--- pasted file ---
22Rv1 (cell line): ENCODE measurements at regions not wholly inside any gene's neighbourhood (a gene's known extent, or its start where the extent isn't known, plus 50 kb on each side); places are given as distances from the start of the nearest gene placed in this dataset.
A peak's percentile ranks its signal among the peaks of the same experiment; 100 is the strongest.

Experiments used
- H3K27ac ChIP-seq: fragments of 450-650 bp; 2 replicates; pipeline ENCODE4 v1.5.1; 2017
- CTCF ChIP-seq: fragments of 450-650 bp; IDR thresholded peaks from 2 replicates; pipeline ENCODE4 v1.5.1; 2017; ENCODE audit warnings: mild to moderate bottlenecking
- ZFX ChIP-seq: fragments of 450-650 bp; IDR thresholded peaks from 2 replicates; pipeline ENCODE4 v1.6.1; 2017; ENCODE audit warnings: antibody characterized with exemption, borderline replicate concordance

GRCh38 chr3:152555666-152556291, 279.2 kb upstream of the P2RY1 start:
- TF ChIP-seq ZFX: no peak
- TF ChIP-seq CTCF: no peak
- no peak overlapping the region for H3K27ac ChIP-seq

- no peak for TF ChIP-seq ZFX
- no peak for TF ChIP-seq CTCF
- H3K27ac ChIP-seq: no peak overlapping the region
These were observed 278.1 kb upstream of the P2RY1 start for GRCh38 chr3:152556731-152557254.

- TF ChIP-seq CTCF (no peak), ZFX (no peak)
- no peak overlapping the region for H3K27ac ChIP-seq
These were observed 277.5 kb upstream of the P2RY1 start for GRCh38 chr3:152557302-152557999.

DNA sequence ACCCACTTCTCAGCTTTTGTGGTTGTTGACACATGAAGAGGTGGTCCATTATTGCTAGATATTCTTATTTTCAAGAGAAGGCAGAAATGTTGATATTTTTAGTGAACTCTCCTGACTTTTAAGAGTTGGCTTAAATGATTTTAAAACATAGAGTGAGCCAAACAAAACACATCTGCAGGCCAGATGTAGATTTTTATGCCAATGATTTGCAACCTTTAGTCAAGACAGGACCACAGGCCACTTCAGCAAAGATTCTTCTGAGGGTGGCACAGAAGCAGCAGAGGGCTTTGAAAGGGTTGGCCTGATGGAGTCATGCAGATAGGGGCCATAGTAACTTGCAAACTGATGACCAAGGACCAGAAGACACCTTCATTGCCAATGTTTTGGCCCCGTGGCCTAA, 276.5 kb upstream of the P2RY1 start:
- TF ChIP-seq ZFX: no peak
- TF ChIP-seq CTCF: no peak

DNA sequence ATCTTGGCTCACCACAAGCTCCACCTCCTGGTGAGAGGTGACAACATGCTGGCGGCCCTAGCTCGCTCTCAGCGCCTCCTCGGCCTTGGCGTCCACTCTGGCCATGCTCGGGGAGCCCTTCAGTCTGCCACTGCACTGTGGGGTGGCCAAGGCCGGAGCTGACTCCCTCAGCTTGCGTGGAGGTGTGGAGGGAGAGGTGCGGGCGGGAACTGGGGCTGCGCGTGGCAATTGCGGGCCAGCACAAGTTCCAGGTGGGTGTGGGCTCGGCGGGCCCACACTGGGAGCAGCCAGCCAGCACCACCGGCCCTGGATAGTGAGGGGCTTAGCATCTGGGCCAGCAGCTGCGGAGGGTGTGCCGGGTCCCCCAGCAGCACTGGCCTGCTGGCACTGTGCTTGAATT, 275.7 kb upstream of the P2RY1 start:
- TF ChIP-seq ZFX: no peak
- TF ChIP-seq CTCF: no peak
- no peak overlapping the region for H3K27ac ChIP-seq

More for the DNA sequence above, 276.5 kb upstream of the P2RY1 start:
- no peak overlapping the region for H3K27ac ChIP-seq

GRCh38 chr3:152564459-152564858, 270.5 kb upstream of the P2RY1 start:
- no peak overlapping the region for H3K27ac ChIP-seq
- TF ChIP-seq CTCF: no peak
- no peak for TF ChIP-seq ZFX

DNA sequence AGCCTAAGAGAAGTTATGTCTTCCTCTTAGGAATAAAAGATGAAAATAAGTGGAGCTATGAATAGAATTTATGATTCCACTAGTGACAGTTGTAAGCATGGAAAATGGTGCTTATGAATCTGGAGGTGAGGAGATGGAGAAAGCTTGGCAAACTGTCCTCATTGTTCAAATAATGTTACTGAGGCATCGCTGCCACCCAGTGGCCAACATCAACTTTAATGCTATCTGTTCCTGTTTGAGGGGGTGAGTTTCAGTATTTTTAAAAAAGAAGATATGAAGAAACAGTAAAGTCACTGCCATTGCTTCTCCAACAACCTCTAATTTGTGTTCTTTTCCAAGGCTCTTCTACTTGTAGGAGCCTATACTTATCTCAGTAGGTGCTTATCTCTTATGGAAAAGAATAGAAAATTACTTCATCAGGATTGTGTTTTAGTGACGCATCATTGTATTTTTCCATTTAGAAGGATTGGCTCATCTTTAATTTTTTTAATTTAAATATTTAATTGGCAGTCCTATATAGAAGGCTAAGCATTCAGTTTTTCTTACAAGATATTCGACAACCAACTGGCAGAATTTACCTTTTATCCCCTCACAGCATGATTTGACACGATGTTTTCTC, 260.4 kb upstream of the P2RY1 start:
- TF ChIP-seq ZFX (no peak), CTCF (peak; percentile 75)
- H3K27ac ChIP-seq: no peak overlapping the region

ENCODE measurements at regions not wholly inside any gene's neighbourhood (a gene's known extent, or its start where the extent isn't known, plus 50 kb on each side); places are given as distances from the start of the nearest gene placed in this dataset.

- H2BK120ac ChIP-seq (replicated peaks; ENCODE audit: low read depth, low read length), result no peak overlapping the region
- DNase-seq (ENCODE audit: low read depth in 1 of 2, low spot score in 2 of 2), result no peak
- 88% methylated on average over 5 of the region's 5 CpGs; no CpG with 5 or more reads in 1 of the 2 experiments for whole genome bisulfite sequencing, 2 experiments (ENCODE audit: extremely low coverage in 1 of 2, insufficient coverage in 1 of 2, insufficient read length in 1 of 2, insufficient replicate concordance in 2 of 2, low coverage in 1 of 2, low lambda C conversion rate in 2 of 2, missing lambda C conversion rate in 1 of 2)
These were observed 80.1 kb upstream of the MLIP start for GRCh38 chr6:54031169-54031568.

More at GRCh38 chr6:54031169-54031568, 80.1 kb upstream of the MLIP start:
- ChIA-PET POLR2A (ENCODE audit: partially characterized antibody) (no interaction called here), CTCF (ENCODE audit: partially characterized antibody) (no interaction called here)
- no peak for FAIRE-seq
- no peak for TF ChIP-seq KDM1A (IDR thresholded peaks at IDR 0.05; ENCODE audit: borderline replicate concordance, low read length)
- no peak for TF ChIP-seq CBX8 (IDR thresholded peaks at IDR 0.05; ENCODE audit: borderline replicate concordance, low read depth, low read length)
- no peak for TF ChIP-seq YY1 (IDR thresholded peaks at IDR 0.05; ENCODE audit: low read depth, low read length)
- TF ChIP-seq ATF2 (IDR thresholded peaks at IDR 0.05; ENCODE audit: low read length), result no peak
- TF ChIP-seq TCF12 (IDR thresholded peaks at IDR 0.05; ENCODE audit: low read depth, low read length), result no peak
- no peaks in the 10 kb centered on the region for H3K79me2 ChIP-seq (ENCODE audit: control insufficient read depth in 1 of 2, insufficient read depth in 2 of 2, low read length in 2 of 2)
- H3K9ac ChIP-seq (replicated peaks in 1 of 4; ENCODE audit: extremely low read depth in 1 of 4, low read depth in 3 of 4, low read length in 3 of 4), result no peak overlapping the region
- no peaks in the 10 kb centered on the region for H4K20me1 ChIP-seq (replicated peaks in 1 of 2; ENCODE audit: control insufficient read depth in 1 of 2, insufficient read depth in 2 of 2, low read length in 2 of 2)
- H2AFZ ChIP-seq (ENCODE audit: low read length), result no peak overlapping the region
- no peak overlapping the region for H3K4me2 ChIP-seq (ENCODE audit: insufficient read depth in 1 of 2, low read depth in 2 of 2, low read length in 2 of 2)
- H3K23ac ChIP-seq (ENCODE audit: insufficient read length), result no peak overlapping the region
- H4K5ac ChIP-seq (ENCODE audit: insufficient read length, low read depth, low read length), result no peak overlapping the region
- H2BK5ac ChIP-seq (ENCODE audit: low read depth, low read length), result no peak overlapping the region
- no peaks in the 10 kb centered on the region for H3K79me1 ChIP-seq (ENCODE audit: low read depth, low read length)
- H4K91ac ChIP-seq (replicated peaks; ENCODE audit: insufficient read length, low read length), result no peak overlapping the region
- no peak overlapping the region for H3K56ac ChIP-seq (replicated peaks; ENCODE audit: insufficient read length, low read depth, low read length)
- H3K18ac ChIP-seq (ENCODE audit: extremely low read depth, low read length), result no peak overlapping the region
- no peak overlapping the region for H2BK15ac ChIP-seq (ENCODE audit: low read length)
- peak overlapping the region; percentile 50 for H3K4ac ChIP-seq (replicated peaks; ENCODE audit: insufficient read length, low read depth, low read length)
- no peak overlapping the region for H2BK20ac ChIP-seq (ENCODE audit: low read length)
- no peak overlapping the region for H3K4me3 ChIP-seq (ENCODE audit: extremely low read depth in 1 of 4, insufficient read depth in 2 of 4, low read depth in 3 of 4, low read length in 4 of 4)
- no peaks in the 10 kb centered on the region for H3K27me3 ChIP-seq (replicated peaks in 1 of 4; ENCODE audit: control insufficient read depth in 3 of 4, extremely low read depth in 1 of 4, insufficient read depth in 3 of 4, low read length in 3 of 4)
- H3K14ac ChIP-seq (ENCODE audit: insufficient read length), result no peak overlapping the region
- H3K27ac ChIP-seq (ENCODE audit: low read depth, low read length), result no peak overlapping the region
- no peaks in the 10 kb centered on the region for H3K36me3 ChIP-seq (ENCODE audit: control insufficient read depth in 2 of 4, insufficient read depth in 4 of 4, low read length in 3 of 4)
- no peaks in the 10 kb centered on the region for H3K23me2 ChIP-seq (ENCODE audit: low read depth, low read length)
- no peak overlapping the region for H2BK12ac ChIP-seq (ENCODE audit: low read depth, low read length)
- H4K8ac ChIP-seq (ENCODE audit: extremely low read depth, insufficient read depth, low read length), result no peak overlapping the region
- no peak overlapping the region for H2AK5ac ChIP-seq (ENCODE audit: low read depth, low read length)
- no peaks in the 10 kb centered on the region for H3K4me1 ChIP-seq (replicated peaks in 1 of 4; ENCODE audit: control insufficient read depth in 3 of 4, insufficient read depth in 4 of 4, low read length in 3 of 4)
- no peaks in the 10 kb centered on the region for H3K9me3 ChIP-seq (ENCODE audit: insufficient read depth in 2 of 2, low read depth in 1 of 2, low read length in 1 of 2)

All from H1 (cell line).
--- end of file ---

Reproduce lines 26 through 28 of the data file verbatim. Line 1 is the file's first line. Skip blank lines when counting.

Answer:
- no peak overlapping the region for H3K27ac ChIP-seq

GRCh38 chr3:152564459-152564858, 270.5 kb upstream of the P2RY1 start:
- no peak overlapping the region for H3K27ac ChIP-seq